Seed Capital - Explained
What is Seed Capital?
If you still have questions or prefer to get help directly from an agent, please submit a request.
We’ll get back to you as soon as possible.
- Marketing, Advertising, Sales & PR
- Accounting, Taxation, and Reporting
- Professionalism & Career Development
Law, Transactions, & Risk Management
Government, Legal System, Administrative Law, & Constitutional Law Legal Disputes - Civil & Criminal Law Agency Law HR, Employment, Labor, & Discrimination Business Entities, Corporate Governance & Ownership Business Transactions, Antitrust, & Securities Law Real Estate, Personal, & Intellectual Property Commercial Law: Contract, Payments, Security Interests, & Bankruptcy Consumer Protection Insurance & Risk Management Immigration Law Environmental Protection Law Inheritance, Estates, and Trusts
- Business Management & Operations
- Economics, Finance, & Analytics
Table of ContentsWhat is Seed Capital?What are the Stages for Acquiring Seed Capital?Professional Angel Investors Example of Seed MoneyAcademic Research on Seed Capital
What is Seed Capital?
The initial investment used to kickstart a new business is called the Seed Capital. It could be fronted by the founders themselves, their friends or family. This money is utilized to flesh out the idea of the business, and pay for the operational expenses of setting up the firm to attract angel investors.
Although the channels of obtaining Seed Capital might be less formal, it usually involves trading a percentage of the stake in the firm. Seed Capital carries a high risk as the new business is yet to prove its mettle. Venture capitalists and banks wait until the business shows steady growth or performs on par with forecasts before making large investments in new businesses.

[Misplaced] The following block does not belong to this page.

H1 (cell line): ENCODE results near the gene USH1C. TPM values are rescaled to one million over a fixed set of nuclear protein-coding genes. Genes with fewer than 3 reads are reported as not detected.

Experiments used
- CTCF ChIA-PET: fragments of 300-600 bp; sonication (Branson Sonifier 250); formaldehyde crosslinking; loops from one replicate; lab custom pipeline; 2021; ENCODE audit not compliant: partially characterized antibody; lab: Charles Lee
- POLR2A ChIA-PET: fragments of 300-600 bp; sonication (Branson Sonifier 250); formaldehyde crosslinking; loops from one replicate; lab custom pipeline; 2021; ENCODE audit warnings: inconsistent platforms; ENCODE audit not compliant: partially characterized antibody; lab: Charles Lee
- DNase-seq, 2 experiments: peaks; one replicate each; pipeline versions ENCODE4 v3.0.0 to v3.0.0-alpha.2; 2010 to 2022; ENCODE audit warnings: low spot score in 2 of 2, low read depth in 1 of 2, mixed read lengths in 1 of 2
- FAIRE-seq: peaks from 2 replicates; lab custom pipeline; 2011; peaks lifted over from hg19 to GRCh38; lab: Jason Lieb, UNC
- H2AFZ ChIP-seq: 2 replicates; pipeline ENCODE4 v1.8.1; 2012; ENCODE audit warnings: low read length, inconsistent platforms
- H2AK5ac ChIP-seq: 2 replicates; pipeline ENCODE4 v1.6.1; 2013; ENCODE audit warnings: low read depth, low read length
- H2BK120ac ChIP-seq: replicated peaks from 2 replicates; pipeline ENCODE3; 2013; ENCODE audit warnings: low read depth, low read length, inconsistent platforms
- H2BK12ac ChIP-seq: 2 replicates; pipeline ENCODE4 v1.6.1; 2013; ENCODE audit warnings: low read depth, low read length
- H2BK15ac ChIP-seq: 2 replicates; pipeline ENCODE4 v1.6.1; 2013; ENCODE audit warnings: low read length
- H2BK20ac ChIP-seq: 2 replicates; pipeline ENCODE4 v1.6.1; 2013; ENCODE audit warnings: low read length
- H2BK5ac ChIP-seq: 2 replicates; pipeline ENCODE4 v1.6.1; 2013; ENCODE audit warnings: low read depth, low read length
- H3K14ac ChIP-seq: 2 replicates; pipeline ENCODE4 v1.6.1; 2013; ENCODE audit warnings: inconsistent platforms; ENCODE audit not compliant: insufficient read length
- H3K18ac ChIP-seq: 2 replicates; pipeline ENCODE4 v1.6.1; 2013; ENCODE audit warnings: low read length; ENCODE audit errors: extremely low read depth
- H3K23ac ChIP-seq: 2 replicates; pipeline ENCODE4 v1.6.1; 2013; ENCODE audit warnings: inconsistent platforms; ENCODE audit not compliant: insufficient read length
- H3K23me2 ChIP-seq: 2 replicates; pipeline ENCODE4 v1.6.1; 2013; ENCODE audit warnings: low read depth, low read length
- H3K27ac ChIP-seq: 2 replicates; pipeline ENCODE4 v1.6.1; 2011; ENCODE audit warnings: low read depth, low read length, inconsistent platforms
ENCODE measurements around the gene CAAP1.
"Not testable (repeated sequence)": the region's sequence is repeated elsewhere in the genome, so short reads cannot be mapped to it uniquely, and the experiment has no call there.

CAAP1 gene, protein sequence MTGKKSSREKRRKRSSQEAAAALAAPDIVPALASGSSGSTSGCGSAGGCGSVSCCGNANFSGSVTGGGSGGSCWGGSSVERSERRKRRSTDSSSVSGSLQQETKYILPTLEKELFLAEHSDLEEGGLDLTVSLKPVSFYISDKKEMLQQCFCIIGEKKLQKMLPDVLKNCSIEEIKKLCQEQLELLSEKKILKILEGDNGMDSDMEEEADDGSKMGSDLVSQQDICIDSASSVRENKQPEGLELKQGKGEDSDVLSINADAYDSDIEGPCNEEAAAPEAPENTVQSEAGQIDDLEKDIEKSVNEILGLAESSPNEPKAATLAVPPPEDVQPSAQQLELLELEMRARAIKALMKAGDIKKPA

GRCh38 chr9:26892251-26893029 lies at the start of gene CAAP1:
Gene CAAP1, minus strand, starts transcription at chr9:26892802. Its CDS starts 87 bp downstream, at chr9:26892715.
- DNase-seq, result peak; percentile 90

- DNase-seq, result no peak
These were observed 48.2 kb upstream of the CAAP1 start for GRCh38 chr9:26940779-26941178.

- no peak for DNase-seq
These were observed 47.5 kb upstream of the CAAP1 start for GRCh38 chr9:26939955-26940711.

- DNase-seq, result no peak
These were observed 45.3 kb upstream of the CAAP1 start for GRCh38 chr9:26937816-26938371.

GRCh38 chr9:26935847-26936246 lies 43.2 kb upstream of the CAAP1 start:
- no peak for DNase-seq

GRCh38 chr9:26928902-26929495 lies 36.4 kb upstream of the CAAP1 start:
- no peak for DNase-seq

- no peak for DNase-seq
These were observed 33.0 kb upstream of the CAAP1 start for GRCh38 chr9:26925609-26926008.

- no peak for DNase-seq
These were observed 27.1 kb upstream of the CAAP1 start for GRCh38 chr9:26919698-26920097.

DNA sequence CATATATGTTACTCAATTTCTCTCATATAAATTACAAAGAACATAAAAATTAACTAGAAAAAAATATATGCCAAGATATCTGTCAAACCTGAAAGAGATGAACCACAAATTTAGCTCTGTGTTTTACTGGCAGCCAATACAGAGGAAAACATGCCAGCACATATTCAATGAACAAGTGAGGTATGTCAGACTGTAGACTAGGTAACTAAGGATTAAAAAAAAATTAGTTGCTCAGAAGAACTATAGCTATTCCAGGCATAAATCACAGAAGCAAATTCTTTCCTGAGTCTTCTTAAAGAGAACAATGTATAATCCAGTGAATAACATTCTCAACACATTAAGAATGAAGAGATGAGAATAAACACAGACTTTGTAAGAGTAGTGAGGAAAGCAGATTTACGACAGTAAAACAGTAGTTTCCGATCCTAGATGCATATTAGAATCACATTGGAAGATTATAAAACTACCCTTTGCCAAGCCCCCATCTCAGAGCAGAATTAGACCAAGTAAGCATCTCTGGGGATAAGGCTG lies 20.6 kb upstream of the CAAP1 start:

Back To: BUSINESS LAW
What are the Stages for Acquiring Seed Capital?
There are four various stages of acquiring capital to start a new business until going public. Seed capital from founders -> Venture Capital from accredited investors -> Mezzanine Capital from equities -> Initial Public Offering (IPO). Business owners usually utilize Seed Capital in getting the business up from the ground via market research, product design and development, producing the prototypes and taking it up from there. Seed Capital amounts depend on the owners standing, reach, reputation, network, track record, as well as the robustness of the product idea and its perceived benefits.
Professional Angel Investors
Seed Capital can also be provided by professional investors who are more involved in helping in the launch of a new business, guiding it at its initial stages, and overseeing everyday operations. They can offer it as a loan or in exchange for a percentage of equities in the new venture. If the investment amount is less than a million dollars, professional investors might offer it as a loan.
The terms and conditions of this loan are pretty straightforward, require very less legal costs, come at low interest rates, and do not impose any contractual restrictions on the firm. If the angel investors decide to participate in the everyday operations and working of the company, a warrant to this effect is issued allowing the investor a seat at the board meetings. If the investment amount exceeds a million dollars, Seed Equity comes into play. This involves the private purchase of stocks in the company to help it raise capital without going public. T
he investors become part stakeholders in the company with voting rights. They could even come on board as co-owners. Seed Equities are more costly than Seed Funds but are more beneficial to the investors.
Example of Seed Money
Electronics Data System was established by Ross Perot with $1000 he had in his personal savings account. This way, his savings became the Seed Capital that would see EDA become a renowned information technology equipment firm.
Back to: Business Transactions